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Cinema

“Unwitnessed Memories” – A Post-War Cypriot Film by Athena Xenidou

ASTORIA – The Greek Cultural Center’s Hell Gate Film Society welcomes Independent Filmmakers of Cyprus to showcase their exceptional work in New York. The series which began March 27 and is ongoing illustrates the array of work from the independent film scene on the beautiful island of Cyprus.

On Sunday May 1, Athena Xenidou, a director, producer, and screenwriter presented her 3-minute shorts, Insidious, Invisible (2020) and Saving Joy (2020) co-directed by Sophia Tsangaridou, as well as her first feature film documentary, Unwitnessed Memories (2000). The film was an International Emmy Awards semi-finalist, Gold Special Jury Award winner at Worldfest Houston, Best Documentary at the Cyprus International Film Festival, and received distinctions at The International Human Rights Film Festival in Prague and IDFA in Amsterdam.

Left to right: Elisabetta Lucia Diorio, Athena Xenidou, and Anastasia Antoniou at the Greek Cultural Center in Astoria. Photo: Courtesy of Athena Xenidou

Unwitnessed Memories encapsulates the painful and poignant experiences of the post-war generation which lived through 1974 when Cyprus was invaded by Turkey. Families fled their homes unexpectedly, separated from one another, with the hope of seeing their loved ones again.

The documentary features eight different individual experiences from people who may have not gone through the war themselves, but were the generation branded by this event. Director Athena Xenidou stated during the screening’s Q&A, “1974 defined our generation and traumatized us, whether we were there when it happened or not. We were so close to the trauma that we were inevitably formed by it.”

When asked whether she would produce a continuation of the film today she said, “there have been times where I have been approached by producers internationally in order to do a sequel now that the borders are open, and I said no. I didn’t want to relive the trauma.”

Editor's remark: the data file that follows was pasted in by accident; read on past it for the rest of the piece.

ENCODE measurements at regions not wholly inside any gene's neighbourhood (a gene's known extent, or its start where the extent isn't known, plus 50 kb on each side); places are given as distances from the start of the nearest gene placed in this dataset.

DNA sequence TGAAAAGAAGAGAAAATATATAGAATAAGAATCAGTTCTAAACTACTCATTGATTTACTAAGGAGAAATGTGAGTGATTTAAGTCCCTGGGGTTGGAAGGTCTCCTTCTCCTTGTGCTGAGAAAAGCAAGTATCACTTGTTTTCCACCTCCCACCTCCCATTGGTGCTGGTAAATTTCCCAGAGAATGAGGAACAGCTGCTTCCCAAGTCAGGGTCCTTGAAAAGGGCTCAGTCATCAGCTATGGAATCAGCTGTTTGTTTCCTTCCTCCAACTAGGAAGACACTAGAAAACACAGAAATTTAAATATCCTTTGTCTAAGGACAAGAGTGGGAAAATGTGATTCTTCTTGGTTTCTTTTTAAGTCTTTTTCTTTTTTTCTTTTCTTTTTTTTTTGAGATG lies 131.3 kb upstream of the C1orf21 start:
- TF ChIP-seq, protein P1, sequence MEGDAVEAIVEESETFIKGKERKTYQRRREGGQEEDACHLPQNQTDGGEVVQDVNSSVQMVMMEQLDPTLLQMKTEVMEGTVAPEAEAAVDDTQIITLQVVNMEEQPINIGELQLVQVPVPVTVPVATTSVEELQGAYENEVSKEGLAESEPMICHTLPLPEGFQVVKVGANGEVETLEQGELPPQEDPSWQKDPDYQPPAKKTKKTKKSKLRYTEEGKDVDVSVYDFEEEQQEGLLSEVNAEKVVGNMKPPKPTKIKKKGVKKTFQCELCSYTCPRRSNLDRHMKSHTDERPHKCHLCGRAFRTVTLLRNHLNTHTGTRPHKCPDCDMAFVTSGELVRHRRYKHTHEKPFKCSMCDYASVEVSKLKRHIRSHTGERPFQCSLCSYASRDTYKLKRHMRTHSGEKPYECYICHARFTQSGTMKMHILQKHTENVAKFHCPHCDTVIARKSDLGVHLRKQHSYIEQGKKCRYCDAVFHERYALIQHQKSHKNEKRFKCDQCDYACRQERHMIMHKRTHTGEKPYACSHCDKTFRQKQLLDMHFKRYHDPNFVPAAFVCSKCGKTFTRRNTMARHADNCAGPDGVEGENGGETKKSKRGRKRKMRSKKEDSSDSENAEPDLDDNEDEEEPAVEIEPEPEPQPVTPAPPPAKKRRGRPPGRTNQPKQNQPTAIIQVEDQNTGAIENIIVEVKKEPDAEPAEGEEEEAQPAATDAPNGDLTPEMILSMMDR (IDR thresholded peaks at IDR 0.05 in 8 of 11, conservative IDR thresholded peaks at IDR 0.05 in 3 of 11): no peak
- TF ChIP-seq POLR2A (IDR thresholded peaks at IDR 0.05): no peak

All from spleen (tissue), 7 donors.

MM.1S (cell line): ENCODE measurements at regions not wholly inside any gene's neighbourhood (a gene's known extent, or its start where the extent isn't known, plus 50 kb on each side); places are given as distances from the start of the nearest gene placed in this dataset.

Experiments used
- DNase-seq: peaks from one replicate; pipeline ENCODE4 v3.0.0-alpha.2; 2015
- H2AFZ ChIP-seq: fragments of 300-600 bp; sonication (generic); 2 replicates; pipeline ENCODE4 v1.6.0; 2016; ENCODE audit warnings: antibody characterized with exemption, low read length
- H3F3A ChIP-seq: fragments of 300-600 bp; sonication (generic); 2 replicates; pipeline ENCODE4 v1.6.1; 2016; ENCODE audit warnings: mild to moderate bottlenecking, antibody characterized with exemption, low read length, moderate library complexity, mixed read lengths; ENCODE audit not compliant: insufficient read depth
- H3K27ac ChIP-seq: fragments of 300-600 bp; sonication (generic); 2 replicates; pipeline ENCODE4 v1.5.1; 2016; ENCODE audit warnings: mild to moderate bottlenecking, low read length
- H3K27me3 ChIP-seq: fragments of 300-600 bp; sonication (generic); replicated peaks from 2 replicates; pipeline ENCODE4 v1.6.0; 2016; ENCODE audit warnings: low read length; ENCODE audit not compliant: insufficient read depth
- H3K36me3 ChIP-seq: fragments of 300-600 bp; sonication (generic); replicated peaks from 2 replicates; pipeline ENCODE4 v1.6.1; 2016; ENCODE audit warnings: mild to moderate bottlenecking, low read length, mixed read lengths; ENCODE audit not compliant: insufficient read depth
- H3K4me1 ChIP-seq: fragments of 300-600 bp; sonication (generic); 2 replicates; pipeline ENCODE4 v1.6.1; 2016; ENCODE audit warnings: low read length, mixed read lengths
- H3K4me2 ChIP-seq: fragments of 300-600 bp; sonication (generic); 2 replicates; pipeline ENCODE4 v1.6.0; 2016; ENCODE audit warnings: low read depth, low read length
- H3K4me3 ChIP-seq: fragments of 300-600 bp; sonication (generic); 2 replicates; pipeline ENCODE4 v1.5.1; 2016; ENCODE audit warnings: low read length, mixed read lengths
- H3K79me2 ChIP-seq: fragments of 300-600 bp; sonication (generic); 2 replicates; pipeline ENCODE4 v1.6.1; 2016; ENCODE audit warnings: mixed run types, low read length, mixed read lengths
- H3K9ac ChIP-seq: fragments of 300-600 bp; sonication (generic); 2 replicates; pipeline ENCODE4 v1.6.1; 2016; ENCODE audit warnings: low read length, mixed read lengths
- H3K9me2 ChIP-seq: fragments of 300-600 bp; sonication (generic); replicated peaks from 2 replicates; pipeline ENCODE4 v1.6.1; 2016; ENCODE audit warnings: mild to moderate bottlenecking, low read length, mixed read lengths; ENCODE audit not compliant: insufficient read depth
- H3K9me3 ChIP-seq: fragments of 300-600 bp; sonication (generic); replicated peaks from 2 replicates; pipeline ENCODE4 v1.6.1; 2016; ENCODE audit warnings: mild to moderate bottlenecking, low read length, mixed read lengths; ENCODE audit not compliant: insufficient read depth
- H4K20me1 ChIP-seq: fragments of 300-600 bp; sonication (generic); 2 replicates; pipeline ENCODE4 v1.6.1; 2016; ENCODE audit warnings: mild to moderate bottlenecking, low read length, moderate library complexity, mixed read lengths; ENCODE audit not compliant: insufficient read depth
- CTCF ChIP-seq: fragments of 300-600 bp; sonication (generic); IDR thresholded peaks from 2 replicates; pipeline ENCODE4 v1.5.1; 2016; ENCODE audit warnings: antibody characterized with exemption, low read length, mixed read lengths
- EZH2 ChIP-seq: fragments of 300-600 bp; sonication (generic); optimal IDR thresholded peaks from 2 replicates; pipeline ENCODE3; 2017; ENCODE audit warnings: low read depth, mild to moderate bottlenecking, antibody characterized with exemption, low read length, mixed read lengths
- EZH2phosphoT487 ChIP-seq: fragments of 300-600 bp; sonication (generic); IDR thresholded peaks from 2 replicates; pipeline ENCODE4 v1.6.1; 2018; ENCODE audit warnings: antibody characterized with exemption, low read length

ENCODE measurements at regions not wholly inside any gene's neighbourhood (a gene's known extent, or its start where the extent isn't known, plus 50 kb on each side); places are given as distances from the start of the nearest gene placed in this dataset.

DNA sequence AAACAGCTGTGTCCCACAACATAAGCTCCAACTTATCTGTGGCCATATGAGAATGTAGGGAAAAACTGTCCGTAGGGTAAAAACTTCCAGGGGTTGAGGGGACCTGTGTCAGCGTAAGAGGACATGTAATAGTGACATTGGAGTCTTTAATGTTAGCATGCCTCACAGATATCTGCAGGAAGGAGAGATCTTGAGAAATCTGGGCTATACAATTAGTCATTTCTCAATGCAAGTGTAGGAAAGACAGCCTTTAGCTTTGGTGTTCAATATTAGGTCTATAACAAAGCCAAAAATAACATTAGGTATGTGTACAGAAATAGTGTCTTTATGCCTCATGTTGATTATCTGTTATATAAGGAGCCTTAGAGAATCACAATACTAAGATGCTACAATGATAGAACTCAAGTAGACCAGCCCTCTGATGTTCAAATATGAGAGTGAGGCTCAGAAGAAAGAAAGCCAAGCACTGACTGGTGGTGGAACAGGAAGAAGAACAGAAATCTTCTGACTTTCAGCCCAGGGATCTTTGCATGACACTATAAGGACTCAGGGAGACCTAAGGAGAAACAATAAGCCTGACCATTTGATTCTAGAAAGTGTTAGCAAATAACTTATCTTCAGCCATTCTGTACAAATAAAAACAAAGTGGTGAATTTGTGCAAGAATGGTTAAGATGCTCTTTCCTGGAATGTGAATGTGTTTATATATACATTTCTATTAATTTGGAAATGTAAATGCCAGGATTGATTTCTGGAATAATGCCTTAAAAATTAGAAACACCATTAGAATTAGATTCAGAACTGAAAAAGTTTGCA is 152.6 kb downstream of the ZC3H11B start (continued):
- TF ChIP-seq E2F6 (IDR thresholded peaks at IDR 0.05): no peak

Q&A with director Athena Xenidou during the series, Independent Filmmakers of Cyprus. Photo: Courtesy of Athena Xenidou

The unresolved political situation is kept alive today, as Cyprus’ capital city, Nicosia is the last divided capital in the world. It is a historical city with a fenced old town and impressive landmarks, but brutally split in two.

The question however remains. Does memory fade throughout generations? “I felt like it back then, that by generations down the line, the feeling will not be as intense as how we felt it back then. I don’t think any of our kids today would ever climb a pole to change the flag in a demonstration,” Xenidou said.

“As a political strategy from any invader, whether it’s Putin, whether it’s the Turks back then, they know that memory fades and through generations it will not be as intense for the kids to fight for what happened years ago,” she added.

The film series is free to the public and will run through May 11.

 

 

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